Junior Research Training Fellowship: Lucy Dyson
Stroke Association/BHF Joint Programme Grant
Use of a metronome with variable beats to retrain walking in stroke survivors
Reading in aphasia
There are a number of ways in which you can help to support our stroke research.
Medical research is essential to develop new treatments and therapies for stroke so that patients in the UK can get the best possible care. Clinical trials are conducted to test whether a new medical intervention is safe and effective and these trials often rely on the participation of volunteer stroke survivors.
Intracerebral haemorrhage (ICH) is a type of stroke, which is caused by bleeding in the brain, ultimately leading to brain damage, disability and often death. We currently know very little about the biological changes that occur in the brain after intracerebral haemorrhage.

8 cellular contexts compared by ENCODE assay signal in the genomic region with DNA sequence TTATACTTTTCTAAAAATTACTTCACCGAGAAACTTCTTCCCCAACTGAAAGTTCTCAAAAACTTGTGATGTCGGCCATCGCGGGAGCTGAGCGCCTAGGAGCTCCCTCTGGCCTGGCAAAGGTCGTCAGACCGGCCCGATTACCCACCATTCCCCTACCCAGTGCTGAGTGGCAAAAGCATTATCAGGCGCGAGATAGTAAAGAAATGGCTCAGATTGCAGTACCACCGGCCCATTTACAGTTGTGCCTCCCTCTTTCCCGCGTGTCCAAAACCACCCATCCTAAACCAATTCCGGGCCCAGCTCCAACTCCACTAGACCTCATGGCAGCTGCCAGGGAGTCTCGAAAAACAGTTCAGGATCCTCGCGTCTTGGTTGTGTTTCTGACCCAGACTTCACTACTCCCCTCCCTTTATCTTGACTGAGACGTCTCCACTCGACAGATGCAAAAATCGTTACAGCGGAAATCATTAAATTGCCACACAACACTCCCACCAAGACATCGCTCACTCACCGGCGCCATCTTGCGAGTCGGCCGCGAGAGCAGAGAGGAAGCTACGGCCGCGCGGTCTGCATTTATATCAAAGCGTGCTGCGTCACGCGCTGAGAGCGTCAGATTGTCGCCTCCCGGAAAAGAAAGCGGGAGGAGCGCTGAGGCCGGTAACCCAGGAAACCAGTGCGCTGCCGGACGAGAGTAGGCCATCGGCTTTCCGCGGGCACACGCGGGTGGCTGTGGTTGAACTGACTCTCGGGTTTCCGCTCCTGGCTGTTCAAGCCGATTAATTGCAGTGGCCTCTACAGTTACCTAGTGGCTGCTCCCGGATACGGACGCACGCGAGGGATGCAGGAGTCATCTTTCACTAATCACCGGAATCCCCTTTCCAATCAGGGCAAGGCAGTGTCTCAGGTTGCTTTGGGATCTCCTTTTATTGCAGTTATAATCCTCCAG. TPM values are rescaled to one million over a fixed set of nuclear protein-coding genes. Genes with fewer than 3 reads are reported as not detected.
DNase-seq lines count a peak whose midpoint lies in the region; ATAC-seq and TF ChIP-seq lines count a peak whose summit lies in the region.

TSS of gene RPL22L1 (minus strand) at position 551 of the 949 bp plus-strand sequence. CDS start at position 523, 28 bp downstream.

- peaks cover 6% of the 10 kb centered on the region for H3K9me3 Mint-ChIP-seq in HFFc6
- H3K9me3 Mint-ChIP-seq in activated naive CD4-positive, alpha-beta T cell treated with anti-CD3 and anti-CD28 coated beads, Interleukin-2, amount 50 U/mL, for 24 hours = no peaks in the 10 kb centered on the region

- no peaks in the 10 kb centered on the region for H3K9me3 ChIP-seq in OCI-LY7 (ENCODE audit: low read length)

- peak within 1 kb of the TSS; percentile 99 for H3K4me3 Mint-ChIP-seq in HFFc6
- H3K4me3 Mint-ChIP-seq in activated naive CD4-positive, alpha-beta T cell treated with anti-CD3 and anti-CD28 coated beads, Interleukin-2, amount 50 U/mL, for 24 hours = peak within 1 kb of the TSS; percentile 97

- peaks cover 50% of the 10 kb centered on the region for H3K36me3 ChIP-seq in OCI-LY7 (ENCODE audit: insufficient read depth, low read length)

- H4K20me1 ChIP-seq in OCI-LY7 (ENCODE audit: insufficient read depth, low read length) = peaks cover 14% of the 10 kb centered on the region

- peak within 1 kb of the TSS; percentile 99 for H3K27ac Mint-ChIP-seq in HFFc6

Using genetics to understand why disease of the small blood vessels in the brain occurs
People with stroke due to brain haemorrhage have swelling around the haemorrhage on their brain scan. More swelling worsens recovery. No treatment improves outcome after this swelling.
The programme will use biological information about cells and molecules, and information from patients, to design a study of treatment for swelling after brain haemorrhage.
The effect of blood pigments on brain inflammation and survival of nerve cells